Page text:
Recently, Elon Musk was reported to charge $11 from Twitter users who pay for the Blue subscription from app downloaded from the App Store. However, same service would be available at just $8, if the user subscribes to Blue Tick through Twitter’s website bypassing Apple’s App Store and thereby avoiding the usurious commission charged by Apple through its payment processing services. Musk cited 30% secret tax levied by Apple for the same.

This was exactly the issue before the Competition Commission of India (CCI) though in respect of Play Store of Google. An investigation against Apple is pending before the CCI on similar issue of 30 per cent commission or ‘tax’. The CCI passed an order against Google on October 25 last year and levied a penalty of ₹ 936.44 crore on Google for abusing its dominant position with respect to its Play Store policies. CCI also issued various directions toGoogle which are required to be implemented within 3 months i.e., by January 25, 2023.

App stores

So, what was the whole issue before the CCI. App stores have become a necessary medium for app developers to find and distribute their apps to the end users. App store operators (in this case Google) are using this dependence to impose their terms and conditions. For example, Google’s Play Store policies require the app developers to exclusively use Google Play’s Billing System (GPBS) for processing payments for paid apps as well as for in-app purchases i.e., purchases made by users of Apps after they have downloaded/ purchased the Apps from the Play Store. Through such imposition, the dominant app store developers (Apple and Google) are able to extract an exorbitant fee of 30 per cent from the app developers in certain category of cases.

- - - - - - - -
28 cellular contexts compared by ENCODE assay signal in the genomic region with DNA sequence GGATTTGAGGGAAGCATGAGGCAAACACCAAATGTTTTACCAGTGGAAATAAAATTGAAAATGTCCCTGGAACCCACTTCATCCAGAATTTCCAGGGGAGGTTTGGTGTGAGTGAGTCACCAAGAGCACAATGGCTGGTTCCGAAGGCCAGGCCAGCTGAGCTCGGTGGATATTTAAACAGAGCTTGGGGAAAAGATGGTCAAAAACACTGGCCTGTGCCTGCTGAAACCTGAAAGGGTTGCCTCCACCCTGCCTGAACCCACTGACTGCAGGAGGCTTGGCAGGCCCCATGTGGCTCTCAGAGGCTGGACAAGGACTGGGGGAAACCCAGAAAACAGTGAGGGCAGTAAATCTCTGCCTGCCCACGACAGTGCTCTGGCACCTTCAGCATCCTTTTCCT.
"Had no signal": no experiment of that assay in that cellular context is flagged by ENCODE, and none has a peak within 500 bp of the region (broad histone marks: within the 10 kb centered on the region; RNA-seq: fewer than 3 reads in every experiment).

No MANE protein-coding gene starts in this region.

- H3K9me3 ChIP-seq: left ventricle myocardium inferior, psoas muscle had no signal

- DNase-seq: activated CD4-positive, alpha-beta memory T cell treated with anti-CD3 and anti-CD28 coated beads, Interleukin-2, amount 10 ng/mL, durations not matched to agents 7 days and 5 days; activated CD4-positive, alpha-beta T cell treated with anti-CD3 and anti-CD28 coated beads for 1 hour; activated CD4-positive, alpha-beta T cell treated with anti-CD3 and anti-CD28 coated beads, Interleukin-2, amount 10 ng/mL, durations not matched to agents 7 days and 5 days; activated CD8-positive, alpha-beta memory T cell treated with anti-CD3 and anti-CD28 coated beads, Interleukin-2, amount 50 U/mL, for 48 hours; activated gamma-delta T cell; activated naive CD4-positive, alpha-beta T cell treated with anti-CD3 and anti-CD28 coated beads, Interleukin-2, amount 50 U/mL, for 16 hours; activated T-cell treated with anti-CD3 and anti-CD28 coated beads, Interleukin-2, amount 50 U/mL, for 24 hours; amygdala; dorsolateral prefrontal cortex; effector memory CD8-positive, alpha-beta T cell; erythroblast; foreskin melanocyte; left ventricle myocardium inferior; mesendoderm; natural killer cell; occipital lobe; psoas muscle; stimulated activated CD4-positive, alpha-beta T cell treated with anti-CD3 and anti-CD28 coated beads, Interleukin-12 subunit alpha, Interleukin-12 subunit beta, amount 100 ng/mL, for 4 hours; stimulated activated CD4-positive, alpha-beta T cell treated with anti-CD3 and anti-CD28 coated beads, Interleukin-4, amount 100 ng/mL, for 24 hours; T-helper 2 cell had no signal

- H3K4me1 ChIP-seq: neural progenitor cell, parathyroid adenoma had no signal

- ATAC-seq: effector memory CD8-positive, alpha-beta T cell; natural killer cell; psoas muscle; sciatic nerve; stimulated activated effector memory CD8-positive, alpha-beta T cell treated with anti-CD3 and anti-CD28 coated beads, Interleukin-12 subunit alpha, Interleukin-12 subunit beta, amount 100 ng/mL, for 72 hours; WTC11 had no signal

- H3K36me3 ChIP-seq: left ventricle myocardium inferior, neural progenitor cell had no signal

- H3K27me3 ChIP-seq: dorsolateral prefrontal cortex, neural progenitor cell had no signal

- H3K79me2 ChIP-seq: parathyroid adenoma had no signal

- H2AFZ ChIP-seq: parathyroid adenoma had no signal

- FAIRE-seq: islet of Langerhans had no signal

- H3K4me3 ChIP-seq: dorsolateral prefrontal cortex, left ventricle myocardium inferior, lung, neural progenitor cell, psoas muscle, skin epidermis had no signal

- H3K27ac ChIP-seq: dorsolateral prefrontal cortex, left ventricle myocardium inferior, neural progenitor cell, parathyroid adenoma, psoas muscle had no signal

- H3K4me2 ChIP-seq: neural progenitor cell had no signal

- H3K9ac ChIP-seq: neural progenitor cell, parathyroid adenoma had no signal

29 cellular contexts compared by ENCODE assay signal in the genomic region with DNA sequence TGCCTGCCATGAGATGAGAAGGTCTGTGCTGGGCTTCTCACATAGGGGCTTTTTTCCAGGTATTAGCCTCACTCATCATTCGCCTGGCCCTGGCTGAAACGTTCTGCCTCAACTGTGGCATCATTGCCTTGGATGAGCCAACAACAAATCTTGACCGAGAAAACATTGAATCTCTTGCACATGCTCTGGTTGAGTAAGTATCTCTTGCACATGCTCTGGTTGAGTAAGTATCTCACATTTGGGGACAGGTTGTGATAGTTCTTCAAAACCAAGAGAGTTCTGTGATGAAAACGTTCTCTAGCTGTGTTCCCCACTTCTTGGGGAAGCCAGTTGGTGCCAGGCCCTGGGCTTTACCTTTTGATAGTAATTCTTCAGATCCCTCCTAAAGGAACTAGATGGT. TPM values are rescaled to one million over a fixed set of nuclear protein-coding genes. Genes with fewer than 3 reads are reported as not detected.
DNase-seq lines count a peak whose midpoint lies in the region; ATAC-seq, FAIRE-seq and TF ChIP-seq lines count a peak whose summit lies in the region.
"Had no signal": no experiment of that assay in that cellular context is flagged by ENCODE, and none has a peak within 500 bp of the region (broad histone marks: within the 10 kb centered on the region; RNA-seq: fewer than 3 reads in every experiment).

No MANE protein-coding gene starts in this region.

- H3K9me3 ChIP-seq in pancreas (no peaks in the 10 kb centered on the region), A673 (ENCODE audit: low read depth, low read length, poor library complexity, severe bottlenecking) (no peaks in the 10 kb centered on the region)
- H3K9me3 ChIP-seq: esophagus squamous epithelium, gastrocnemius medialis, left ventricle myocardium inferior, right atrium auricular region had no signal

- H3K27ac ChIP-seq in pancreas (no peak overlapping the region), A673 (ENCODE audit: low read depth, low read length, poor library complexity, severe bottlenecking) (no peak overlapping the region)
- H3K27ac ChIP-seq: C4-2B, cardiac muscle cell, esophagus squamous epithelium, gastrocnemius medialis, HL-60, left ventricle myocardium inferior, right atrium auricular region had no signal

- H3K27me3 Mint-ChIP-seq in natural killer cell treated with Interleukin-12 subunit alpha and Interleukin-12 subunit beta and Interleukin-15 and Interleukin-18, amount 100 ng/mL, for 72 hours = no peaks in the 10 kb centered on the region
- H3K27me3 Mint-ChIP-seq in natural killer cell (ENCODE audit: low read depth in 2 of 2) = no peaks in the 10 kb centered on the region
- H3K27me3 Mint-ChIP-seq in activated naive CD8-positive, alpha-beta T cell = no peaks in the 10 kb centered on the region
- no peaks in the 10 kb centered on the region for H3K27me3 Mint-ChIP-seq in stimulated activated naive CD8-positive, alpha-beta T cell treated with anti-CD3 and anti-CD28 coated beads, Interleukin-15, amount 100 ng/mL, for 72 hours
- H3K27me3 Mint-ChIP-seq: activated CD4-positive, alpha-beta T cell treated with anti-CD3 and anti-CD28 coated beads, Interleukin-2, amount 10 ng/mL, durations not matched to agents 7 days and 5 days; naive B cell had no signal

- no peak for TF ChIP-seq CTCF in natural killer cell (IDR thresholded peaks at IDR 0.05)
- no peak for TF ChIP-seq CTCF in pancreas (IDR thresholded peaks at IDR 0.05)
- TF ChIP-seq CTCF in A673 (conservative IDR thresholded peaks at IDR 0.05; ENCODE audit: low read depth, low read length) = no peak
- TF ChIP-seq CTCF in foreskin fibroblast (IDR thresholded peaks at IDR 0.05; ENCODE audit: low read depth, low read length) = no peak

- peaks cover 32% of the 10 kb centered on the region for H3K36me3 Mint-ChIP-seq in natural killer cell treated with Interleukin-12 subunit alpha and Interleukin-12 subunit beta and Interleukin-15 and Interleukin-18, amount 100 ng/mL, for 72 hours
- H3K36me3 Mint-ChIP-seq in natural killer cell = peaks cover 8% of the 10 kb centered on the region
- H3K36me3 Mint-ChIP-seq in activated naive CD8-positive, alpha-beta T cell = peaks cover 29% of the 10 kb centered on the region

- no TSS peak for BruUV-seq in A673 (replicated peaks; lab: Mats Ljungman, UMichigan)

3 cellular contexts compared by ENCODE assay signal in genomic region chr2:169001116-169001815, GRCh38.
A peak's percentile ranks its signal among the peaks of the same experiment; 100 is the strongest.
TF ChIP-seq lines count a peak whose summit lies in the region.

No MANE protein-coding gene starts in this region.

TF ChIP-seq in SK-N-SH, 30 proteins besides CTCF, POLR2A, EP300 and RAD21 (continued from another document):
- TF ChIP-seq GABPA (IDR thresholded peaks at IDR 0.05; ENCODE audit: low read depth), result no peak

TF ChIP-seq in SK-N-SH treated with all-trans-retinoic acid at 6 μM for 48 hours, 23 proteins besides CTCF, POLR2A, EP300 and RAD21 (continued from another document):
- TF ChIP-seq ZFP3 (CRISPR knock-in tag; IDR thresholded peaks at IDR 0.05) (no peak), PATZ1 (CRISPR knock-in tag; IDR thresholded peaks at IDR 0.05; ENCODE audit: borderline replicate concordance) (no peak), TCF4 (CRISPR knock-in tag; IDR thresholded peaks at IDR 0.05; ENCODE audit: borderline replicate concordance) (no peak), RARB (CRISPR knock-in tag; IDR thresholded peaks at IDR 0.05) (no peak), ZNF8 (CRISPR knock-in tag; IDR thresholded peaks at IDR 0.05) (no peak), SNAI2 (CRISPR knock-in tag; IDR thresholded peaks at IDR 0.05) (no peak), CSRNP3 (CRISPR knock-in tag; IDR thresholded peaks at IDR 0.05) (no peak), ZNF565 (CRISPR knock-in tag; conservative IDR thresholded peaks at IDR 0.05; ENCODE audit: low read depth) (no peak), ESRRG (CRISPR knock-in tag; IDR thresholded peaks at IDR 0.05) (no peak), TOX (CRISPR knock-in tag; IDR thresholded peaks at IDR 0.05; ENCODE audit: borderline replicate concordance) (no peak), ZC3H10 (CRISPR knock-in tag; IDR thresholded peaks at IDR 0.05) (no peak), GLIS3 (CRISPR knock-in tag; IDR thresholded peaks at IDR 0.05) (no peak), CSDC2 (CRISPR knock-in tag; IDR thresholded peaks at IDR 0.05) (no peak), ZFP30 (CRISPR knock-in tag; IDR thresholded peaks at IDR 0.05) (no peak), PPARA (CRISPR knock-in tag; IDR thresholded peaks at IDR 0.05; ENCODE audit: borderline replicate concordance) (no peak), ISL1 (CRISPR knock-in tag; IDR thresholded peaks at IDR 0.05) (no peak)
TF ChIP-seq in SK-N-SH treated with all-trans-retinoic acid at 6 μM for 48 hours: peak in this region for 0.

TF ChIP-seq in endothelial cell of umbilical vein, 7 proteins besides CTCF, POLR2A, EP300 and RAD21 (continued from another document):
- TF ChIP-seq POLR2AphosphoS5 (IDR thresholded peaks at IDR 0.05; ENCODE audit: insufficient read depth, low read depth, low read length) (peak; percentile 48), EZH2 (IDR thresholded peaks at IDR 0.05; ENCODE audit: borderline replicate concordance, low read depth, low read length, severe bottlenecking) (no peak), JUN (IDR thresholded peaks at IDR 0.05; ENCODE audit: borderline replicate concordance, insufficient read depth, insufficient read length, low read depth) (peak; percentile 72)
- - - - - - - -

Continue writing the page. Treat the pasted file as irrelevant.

Not only this, these app store operators also restrict the app developers from communicating cheaper options to their users within the App either through a web link to alternative payment processing facility or through any message in the App (anti-steering provision). 

Anti-steering provisions

This is exactly what Musk was referring to in his tweets. If the subscription is taken from the website of the app developers, they would be able to avoid this 30% tax. The benefit is ultimately passed on to the end users ($8 vis-à-vis $11). 

CCI found that if the app developers do not comply with Google’s policy of using GPBS, they cannot use Play Store to distribute their apps and thus, would lose out the vast pool of Android customers. Through its payment processing policies, Google took away the inherent choice of the app developer to use payment processor of their liking from the open market – which ultimately resulted in consumer harm to end-consumers. 

To solve this problem, the CCI directed Google to allow app developers to use third-party billing/ payment processing services. CCI also restricted Google from imposing the anti-steering provisions on the app developers. Thus, Google cannot impose its requirement of exclusive use of GPBS. This move by CCI would allow the app developers to pass on the cost saving to the end users or to invest the savings in innovation as the third party billing/payment processing service providers are charging a fraction of what Apple and Google are imposing upon app developers. 

Google has reportedly challenged the order of the CCI before the NCLAT and the appeal is expected to be considered on January 11, 2023.